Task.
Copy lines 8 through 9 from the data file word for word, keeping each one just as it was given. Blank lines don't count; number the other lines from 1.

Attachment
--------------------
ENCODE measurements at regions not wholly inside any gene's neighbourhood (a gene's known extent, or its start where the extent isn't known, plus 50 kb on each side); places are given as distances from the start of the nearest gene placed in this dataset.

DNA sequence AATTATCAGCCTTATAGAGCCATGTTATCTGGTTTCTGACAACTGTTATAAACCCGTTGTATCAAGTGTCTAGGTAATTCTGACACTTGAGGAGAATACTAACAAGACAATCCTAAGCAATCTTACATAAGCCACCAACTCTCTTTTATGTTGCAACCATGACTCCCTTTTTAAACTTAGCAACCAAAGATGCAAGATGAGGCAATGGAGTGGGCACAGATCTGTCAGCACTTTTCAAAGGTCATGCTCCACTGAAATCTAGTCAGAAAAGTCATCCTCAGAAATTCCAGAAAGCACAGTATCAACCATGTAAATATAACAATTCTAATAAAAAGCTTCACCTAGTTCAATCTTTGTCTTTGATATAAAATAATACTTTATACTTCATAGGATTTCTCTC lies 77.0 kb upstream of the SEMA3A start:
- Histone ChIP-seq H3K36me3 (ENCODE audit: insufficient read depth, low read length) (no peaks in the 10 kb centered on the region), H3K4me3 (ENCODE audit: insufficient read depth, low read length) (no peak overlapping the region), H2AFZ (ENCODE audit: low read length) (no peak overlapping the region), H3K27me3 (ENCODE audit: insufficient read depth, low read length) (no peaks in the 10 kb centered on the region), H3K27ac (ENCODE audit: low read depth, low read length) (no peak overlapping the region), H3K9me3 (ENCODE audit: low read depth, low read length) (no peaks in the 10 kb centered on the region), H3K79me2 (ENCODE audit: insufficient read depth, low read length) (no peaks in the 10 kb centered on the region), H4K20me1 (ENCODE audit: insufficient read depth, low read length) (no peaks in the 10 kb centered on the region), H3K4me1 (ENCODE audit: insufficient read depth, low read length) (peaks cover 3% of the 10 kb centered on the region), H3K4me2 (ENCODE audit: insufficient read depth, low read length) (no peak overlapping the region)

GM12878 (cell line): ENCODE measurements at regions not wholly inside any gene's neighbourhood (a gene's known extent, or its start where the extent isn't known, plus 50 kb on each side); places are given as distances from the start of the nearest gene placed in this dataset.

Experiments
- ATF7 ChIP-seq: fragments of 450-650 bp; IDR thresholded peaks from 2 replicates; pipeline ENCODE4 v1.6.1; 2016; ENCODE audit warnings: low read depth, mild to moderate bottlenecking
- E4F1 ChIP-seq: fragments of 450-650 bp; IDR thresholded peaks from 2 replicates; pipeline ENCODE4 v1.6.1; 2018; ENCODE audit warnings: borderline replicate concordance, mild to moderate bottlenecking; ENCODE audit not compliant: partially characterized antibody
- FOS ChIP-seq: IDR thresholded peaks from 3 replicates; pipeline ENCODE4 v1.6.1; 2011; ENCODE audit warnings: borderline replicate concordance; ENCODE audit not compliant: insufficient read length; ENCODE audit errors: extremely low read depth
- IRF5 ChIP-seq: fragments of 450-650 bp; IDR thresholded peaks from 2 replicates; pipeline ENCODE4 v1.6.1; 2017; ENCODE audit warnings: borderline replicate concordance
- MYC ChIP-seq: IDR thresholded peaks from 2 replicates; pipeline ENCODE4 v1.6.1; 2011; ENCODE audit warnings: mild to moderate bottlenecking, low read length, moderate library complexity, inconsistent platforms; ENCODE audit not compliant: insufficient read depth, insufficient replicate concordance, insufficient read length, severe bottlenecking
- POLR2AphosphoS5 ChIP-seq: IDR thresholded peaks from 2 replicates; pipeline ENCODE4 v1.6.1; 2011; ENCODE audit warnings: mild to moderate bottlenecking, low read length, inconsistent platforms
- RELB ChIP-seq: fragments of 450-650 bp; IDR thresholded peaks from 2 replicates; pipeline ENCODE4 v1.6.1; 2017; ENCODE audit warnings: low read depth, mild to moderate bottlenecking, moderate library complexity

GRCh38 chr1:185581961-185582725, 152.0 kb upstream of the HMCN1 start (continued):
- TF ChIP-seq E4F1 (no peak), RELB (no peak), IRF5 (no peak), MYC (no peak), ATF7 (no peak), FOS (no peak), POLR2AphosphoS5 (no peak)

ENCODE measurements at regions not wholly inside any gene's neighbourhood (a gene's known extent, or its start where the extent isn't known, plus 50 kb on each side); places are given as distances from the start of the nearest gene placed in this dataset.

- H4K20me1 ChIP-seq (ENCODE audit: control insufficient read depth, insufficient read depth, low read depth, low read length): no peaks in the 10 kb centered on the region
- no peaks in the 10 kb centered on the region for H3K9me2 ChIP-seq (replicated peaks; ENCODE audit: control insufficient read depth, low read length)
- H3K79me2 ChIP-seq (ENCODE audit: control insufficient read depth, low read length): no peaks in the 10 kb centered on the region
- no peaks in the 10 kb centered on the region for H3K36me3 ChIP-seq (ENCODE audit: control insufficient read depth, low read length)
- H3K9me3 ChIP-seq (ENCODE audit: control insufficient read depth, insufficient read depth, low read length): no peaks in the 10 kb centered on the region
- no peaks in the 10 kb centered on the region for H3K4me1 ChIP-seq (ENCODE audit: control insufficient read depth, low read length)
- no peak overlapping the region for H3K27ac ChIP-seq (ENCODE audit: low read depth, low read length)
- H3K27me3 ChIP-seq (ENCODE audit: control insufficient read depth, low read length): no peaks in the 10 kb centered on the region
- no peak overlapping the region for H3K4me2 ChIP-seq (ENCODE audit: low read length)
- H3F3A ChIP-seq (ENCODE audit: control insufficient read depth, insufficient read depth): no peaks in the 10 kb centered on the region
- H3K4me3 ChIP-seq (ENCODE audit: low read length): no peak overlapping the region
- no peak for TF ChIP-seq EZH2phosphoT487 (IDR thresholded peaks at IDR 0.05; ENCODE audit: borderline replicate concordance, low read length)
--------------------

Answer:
- FOS ChIP-seq: IDR thresholded peaks from 3 replicates; pipeline ENCODE4 v1.6.1; 2011; ENCODE audit warnings: borderline replicate concordance; ENCODE audit not compliant: insufficient read length; ENCODE audit errors: extremely low read depth
- IRF5 ChIP-seq: fragments of 450-650 bp; IDR thresholded peaks from 2 replicates; pipeline ENCODE4 v1.6.1; 2017; ENCODE audit warnings: borderline replicate concordance